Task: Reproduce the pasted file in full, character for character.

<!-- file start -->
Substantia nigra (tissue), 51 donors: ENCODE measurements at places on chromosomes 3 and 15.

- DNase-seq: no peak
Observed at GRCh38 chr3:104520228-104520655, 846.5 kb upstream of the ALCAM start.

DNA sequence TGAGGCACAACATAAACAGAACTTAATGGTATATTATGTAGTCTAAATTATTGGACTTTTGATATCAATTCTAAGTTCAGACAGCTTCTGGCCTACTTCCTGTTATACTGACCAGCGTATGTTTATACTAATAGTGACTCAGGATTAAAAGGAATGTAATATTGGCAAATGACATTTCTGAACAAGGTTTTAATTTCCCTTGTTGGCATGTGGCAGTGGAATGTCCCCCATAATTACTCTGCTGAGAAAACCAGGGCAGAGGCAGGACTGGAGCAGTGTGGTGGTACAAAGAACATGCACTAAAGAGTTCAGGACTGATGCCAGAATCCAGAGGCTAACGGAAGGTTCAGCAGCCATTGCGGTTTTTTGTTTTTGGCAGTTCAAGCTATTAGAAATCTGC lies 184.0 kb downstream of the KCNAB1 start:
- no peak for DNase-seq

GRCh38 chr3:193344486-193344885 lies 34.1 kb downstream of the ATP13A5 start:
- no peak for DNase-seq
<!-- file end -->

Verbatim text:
Substantia nigra (tissue), 51 donors: ENCODE measurements at places on chromosomes 3 and 15.

- DNase-seq: no peak
Observed at GRCh38 chr3:104520228-104520655, 846.5 kb upstream of the ALCAM start.

DNA sequence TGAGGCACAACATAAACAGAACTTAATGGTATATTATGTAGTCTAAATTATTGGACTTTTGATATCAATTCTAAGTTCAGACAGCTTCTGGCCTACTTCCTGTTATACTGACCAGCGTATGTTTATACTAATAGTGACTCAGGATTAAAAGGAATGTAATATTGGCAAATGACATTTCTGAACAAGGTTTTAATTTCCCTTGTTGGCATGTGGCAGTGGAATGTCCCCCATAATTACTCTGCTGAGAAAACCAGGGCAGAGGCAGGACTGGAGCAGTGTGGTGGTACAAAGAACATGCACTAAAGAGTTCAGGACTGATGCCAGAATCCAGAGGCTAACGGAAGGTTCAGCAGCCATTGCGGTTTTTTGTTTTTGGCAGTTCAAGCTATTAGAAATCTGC lies 184.0 kb downstream of the KCNAB1 start:
- no peak for DNase-seq

GRCh38 chr3:193344486-193344885 lies 34.1 kb downstream of the ATP13A5 start:
- no peak for DNase-seq